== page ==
Let Us Now Be Grateful That They’re (Finally!) (Honestly!) (Really Really Really!) Dead

July 2, 2015 | 1 book mentioned 9 4 min read

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You never forget your first time. My first Grateful Dead concert took place on May 15, 1970 at the Fillmore East in New York City. I was a high school senior and my older brother let me tag along with him and a bunch of his long-hair college buddies down from Vermont. The New Riders of the Purple Sage opened the show around midnight ii featuring the Dead’s lead guitarist, Jerry Garcia, on pedal-steel guitar — and then the Dead came on and spent the rest of the night scrambling my brain and changing my life.

coverI stood along the left wall down by the stage, toking on the joints that kept coming my way. The smoke was so thick in the air it was impossible not to get high. I’d been to plenty of rock concerts by then, but nothing like this, nothing so loud, so kinetic, so loose and unpredictable and alive. I knew a little bit about the Dead, mostly through Tom Wolfe’s The Electric Kool-Aid Acid Test, but nothing can prepare you for the physicality of their music. It was like riding a locomotive into outer space, the old theater heaving as everyone in the packed house moved in unison. A huge screen behind the band — it looked like the world’s largest bed sheet — zoomed and squiggled with a stroboscopic lava-lamp light show. When the music finally stopped, we stumbled out a side exit onto East Sixth Street at dawn, where we were serenaded by a bunch of Hells Angels doing wheelies up the one-way street on their Harleys in the wrong direction. Oh, hell yes! Throw out all the rules! A perfect ending to a mind-bending, life-altering night.

Though I attended a few dozen Dead concerts after that one, I never considered myself a card-carrying Deadhead. You know, the fans who go on the road for months at a time following the band, taping the shows, hawking jewelry and tie-dyed t-shirts to pay for gas and bail, eating acid the way ordinary citizens eat Cheerios. My attendance at so many shows had more to do with dumb luck than true tribal passion. My college roommate happened to have a friend who ran the box office at the Capitol Theatre in Port Chester, N.Y., a regular port of call on Dead tours, and so we often found ourselves with our feet propped on the edge of the stage, melting into our free front-row seats as the acid kicked in and the Dead blasted off. No wonder I barely squeaked through college.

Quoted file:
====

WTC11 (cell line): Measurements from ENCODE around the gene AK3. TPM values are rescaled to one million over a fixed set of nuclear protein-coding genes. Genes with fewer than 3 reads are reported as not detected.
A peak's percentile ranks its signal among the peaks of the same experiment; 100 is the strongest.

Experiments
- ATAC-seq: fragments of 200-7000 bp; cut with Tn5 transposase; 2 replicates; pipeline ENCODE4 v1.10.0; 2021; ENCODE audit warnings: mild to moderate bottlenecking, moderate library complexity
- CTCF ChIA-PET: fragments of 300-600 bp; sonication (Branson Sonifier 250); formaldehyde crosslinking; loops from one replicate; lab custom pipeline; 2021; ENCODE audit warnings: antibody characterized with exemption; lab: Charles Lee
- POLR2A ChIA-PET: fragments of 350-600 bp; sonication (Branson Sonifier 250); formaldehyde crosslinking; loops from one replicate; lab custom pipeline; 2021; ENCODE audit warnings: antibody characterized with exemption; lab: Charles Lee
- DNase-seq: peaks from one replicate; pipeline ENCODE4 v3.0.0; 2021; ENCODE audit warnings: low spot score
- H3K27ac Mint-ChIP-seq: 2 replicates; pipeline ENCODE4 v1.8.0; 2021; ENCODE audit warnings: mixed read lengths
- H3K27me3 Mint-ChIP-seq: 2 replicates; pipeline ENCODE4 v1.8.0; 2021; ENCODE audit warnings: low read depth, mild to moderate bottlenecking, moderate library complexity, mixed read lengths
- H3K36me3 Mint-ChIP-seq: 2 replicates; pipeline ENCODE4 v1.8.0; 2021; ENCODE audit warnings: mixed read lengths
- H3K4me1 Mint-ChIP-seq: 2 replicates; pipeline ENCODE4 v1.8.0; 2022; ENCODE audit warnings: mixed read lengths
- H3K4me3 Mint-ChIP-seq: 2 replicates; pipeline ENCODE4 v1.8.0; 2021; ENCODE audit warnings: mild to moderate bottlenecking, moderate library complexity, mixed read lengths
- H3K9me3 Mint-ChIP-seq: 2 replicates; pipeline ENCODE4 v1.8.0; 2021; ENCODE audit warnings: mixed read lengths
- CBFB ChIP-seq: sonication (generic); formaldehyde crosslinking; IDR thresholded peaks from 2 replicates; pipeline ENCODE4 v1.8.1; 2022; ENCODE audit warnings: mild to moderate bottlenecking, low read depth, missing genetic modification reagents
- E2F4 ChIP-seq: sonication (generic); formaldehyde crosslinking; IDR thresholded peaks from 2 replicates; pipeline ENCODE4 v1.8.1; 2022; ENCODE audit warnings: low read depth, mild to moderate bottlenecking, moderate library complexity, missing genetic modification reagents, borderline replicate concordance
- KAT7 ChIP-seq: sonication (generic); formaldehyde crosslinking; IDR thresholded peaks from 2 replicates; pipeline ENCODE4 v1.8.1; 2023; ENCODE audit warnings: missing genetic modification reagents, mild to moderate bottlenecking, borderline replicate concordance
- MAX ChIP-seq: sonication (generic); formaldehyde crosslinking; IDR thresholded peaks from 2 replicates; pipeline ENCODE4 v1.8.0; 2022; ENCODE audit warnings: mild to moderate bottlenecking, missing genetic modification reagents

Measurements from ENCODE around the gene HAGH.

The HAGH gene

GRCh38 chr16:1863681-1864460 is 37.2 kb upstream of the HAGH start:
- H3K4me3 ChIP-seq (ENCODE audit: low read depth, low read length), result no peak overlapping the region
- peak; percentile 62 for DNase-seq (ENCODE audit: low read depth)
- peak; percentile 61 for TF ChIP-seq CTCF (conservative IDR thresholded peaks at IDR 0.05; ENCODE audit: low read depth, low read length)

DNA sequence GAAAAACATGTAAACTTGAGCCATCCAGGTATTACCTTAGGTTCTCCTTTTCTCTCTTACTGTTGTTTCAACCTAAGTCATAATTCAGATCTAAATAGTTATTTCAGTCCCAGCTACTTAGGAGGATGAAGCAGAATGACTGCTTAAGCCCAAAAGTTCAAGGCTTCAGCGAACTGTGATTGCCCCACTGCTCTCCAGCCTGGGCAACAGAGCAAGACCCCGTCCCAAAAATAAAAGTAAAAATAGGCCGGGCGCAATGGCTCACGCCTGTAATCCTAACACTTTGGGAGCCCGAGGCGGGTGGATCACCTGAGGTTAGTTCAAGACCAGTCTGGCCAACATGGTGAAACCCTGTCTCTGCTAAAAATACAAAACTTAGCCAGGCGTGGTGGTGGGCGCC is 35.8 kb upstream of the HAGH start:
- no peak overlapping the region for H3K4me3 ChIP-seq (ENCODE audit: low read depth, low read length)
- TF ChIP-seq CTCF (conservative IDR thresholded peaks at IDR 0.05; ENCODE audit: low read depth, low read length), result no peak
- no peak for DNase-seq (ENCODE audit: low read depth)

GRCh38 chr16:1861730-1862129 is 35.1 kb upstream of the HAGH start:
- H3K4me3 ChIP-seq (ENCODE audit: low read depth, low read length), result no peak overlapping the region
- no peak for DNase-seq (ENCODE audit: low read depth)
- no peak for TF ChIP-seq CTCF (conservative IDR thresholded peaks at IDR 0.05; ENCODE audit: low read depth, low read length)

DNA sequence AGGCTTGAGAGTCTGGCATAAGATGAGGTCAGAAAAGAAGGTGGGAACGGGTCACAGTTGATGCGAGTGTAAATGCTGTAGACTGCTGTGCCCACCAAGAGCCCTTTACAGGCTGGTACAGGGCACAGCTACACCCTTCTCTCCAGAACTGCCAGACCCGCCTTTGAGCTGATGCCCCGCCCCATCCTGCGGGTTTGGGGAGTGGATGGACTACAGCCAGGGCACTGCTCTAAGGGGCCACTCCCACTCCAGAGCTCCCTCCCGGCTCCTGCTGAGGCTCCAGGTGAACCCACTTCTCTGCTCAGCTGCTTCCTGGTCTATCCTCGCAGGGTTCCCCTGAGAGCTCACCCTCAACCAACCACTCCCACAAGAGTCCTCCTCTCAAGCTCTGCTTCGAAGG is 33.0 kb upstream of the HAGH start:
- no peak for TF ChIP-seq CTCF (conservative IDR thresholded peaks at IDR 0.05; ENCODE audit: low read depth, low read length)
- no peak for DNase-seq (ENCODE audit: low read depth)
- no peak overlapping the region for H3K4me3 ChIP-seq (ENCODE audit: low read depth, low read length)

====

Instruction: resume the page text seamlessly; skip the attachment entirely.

My roommate owned every Dead album then in existence, and one of them was almost always spinning on the turntable in our dorm room. So relentless was the music that I can remember an exasperated neighbor shouting through our open door, “Please guys, not ‘Sugaree’ again!?” The Dead were not to every taste, as I was learning, and a backlash had begun to build. In time, bumper stickers would appear that proclaimed I’ll Be Grateful When They’re Dead. The music critic Dave Marsh dubbed the Dead “the worst band in creation.”

Fast-forward a couple of decades to a scalding July day in 1990. I was working as a newspaper columnist in North Carolina at the time, and I couldn’t resist the chance to attend a Dead concert at N.C. State’s massive football stadium in Raleigh. It would be a chance to see what my youth looked like as my 40th birthday loomed.

It looked ghastly. What I saw wasn’t mere nostalgia, a bunch of aging baby boomers trying to recapture a glimmer of the good old days, the kind of people you see nowadays at concerts by The Who or Billy Joel or The Rolling Stones, (a.k.a, “the world’s greatest cover band”). No, in Raleigh I saw a whole new generation of fans, young enough to be my children, who were more or less going through the same motions people had gone through a quarter of a century earlier. There were still plenty of “spinners,” those barefoot dancing dervishes. There were still plenty of bandanas, tie-dyes, and patchouli. Only now, that big bed sheet on the stage of the Fillmore East had been replaced by state-of-the-art video screens. There were whole mountain ranges of amplifiers, slick lighting, stands selling expensive souvenir caps, pins, stickers, and tie-dyed t-shirts, plus popcorn at $2 a box. This was the production a very big business, more a corporation than a scruffy, countercultural jam band. In the course of the 1990s, the Dead would become the biggest-grossing tour act in the world. When I mentioned that delightfully crude 1970 light show at the Fillmore East to the Dead’s then-current publicist, Dennis McNally, he told me, “We know better now.’’

I wasn’t so sure. As I wrote in my column, the 35,000 fans who showed up in Raleigh comprised “a huge army of robots going through the same old motions, over and over and over again…a whole new generation of fans who missed the ’60s but learned to mimic behavior and dress that were once outlandish but are now merely old hat.”

Fast forward a couple more decades, and the Grateful Dead is getting ready to put on three 50th-anniverary shows in Chicago over the Fourth of July weekend, which they swear are going to be their last concerts ever. The death of the Dead has been reported, erroneously, many times since Jerry Garcia suffered a fatal heart attack at age 53 in 1995 while undergoing rehab for a heroin addiction. But every time the band was pronounced dead, they seemed to revive with a new name, a new lineup. So while I’m understandably skeptical of this latest proclamation of a final set of shows, I choose to be optimistic that this time the band finally, honestly, really really really means it.